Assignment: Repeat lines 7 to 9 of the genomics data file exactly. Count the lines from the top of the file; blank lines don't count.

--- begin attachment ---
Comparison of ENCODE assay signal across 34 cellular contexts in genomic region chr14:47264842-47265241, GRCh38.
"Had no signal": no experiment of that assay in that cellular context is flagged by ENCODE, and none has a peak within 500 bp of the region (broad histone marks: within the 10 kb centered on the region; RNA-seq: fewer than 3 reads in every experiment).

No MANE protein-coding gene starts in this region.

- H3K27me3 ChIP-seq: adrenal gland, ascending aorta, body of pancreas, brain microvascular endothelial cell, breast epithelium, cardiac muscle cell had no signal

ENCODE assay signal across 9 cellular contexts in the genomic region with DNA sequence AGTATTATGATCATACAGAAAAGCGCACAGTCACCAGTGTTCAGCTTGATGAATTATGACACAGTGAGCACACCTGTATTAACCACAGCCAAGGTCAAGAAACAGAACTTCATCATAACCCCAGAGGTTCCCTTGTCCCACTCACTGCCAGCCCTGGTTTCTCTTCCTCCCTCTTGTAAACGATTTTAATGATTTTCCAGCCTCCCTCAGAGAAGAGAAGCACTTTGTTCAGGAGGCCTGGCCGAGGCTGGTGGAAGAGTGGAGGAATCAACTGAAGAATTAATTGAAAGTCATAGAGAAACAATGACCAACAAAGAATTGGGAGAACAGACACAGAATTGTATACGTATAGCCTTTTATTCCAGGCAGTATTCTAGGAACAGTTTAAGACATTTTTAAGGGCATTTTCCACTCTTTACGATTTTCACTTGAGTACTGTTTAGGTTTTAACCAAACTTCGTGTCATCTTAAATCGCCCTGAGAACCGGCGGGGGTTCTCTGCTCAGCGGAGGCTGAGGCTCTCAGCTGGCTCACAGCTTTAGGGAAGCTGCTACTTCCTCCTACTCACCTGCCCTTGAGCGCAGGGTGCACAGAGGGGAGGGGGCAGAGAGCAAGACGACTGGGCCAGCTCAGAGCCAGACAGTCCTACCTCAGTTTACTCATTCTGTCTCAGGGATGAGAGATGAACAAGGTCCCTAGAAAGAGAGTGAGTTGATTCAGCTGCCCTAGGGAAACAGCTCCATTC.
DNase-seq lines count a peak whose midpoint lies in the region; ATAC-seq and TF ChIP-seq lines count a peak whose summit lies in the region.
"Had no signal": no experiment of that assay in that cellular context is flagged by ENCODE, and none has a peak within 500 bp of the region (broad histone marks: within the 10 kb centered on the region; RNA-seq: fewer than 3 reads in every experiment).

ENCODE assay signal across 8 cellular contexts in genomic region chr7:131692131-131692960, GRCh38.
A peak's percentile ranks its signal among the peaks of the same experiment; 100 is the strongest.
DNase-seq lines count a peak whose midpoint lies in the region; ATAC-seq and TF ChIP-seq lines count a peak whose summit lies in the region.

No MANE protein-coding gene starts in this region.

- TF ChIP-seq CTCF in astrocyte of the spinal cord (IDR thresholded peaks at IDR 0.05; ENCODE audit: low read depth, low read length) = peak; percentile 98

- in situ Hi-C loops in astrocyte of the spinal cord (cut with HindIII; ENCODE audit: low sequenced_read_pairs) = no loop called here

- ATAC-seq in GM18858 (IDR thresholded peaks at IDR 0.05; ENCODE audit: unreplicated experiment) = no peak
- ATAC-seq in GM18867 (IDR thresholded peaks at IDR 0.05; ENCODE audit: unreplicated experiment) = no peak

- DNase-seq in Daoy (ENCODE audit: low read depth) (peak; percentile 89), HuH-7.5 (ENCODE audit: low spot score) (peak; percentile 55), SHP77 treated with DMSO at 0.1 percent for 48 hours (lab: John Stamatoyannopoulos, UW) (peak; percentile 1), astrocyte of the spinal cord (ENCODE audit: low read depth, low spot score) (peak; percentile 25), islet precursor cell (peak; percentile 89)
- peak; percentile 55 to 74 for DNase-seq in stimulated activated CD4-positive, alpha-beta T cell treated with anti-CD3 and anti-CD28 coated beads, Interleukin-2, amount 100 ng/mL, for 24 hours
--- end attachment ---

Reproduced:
"Had no signal": no experiment of that assay in that cellular context is flagged by ENCODE, and none has a peak within 500 bp of the region (broad histone marks: within the 10 kb centered on the region; RNA-seq: fewer than 3 reads in every experiment).

ENCODE assay signal across 8 cellular contexts in genomic region chr7:131692131-131692960, GRCh38.
A peak's percentile ranks its signal among the peaks of the same experiment; 100 is the strongest.